Embezzled Employee

Former worker admits stealing nearly $170,000 from University Plaza Hotel

edited news release from U.S. attorney’s office

2:10 p.m. CST, February 22, 2012

SPRINGFIELD, Mo. — A former employee of University Plaza Hotel and Convention Center in Springfield pleaded guilty in federal court on Wednesday for stealing nearly $170,000 from the hotel. “JM”, 47, of Springfield, waived her right to a grand jury indictment and pleaded guilty before U.S. Magistrate James England to a federal information that charges her with wire fraud. 

Every couple of months, I hear a horror story from a business owner who was ripped off…by one of his employees.  These are sad, sorry tales.  Tales of lies, misplaced trust and broken hearts.  How does it happen?  And how can you keep it from happening at your small shop?   Good questions.  Let’s take a look…

How does it happen?  Here are a few popular ways to rip off the boss…

  • Moonlighting.
  • Pocketing cash tickets.
  • Fudging on time cards.
  • Charging personal items to your credit card.
  • Processing phony payables –  “Pay to the order of Ms. Employee”.
  • Taking office supplies or inventory for personal use.
  • Depositing sales revenues into own account.
  • Fudging on payroll.

Certainly, I could make a longer list.  But that would be too depressing.   The worst rip off method I’ve heard of?  A friend of mine discovered that his bookkeeper was depositing the payroll tax deposit into her personal account.  She stole over $25,000 before she was found out.  But even worse, my friend was liable for the missed payroll taxes…and the late penalties.

Embezzlement is a nasty subject.  Makes you feel dirty even talking about it.  In a small shop it hurts even more than in a large company.  A small shop is like family.  It may even be family!

When you start out in business, you do everything yourself…run for parts, answer the phone, sweep the shop.  All that is in addition to handling the service calls.  As you develop your business, it makes sense to find, hire and train competent people who can do some of the tasks that you’ve been doing yourself.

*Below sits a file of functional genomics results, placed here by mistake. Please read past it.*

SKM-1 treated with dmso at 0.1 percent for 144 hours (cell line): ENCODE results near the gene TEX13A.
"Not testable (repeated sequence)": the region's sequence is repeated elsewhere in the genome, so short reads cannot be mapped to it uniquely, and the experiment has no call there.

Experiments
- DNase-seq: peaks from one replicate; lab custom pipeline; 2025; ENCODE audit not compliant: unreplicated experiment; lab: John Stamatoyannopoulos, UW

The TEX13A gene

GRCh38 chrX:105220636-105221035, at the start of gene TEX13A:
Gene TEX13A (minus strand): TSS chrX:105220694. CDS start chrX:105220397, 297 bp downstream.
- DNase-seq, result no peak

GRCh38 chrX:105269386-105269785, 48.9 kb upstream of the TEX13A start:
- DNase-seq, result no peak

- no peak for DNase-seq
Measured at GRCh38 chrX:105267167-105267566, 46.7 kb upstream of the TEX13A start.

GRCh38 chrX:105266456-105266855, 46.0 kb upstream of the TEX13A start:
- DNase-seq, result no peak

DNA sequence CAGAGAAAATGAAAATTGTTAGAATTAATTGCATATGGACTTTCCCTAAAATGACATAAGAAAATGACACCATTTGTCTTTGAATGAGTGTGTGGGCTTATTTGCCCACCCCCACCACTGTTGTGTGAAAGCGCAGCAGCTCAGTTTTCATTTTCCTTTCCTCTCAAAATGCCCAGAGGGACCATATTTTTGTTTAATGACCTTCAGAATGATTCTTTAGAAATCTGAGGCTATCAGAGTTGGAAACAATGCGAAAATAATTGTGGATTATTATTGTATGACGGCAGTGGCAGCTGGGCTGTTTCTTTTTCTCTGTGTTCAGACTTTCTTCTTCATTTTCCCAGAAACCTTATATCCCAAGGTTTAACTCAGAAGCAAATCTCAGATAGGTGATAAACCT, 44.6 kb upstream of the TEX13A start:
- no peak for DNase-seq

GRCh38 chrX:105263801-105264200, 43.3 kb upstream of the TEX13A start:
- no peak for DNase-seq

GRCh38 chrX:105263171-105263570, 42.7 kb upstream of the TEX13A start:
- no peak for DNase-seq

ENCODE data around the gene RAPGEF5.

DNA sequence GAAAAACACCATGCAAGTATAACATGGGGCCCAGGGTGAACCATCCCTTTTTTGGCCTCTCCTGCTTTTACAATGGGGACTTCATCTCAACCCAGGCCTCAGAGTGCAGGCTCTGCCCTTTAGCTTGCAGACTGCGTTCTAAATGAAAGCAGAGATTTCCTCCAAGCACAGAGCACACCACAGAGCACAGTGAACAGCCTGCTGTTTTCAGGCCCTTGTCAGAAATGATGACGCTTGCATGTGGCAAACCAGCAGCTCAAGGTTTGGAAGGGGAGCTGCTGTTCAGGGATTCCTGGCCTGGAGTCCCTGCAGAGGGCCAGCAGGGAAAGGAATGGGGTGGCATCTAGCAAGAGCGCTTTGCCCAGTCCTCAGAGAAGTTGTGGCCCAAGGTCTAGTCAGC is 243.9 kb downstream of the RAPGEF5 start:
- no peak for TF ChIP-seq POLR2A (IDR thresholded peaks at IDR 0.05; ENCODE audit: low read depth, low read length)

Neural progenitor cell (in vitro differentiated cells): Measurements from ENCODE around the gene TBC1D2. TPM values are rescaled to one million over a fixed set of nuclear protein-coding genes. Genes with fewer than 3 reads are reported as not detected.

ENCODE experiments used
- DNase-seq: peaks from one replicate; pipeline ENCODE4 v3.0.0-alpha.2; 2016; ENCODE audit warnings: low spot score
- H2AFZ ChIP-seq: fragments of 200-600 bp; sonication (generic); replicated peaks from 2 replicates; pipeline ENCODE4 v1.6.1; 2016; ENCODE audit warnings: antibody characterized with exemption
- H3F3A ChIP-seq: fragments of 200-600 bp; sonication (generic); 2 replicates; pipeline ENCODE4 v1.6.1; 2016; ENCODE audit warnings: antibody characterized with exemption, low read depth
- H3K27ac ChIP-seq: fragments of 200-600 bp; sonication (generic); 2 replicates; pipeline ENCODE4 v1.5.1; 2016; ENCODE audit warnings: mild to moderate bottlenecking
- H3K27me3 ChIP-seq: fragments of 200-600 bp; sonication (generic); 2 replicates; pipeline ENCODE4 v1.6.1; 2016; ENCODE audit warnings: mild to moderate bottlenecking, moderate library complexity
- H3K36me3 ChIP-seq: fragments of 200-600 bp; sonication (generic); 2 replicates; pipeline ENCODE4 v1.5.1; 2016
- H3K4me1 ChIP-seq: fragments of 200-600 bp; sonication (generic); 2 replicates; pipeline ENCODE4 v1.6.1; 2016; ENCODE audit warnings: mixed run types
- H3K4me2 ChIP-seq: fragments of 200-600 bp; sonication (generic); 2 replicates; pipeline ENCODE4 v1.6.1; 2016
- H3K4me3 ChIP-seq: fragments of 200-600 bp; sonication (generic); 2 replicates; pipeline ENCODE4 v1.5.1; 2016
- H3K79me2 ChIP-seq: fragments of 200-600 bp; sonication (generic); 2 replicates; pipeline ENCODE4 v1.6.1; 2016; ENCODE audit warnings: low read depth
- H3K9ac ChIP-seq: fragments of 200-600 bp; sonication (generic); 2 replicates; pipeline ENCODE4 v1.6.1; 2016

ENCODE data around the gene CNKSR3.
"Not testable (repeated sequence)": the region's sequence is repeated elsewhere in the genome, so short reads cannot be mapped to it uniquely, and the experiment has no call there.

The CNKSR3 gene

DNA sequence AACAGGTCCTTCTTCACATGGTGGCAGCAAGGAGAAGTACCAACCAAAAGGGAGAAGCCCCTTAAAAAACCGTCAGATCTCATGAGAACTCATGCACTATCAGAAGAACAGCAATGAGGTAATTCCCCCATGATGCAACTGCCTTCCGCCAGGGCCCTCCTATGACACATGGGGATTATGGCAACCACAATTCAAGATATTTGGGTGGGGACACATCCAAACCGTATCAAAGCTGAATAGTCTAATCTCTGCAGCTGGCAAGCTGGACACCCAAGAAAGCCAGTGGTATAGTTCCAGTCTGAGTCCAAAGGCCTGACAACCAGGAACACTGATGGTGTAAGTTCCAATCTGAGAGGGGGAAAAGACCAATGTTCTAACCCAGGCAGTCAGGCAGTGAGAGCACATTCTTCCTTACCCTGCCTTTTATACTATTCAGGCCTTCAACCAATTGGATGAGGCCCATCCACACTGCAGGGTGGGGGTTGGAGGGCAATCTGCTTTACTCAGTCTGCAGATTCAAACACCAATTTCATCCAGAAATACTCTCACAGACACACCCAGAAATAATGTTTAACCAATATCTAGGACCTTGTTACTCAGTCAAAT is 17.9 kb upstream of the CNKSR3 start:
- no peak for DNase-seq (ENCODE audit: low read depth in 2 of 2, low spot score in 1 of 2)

What a relief it is to hire Beatrice Bookkeeper!  Maybe she has a business degree and lots of experience.  Perhaps she is a lot better with the ‘ten-key’ machine than you are.  Anyway, you are delighted to turn the accounting duties over to her so that you can devote your time to other things.

Each day Beatrice takes on more and more responsibility.  Life gets easier!  She answers the phone and makes the deposits.  And you forget all about the financial side of the business.  You pat yourself on the back for your delegation skills.

Then, the bomb drops.  While leafing through the mail, you notice the quarterly payroll report from your payroll service.  An entry catches your eye, but you have to read it three times before it sinks in…Beatrice’s check reflects wages for a forty-hour workweek.  But she only works twenty hours a week!  Beatrice’s been padding the payroll.  In a panic, you race to the file cabinet, and discover that there are no quarterly reports in the file.  They should be there!  Your stomach knots up, you start to sweat and, flabbergasted, you wonder, “Can this be true?”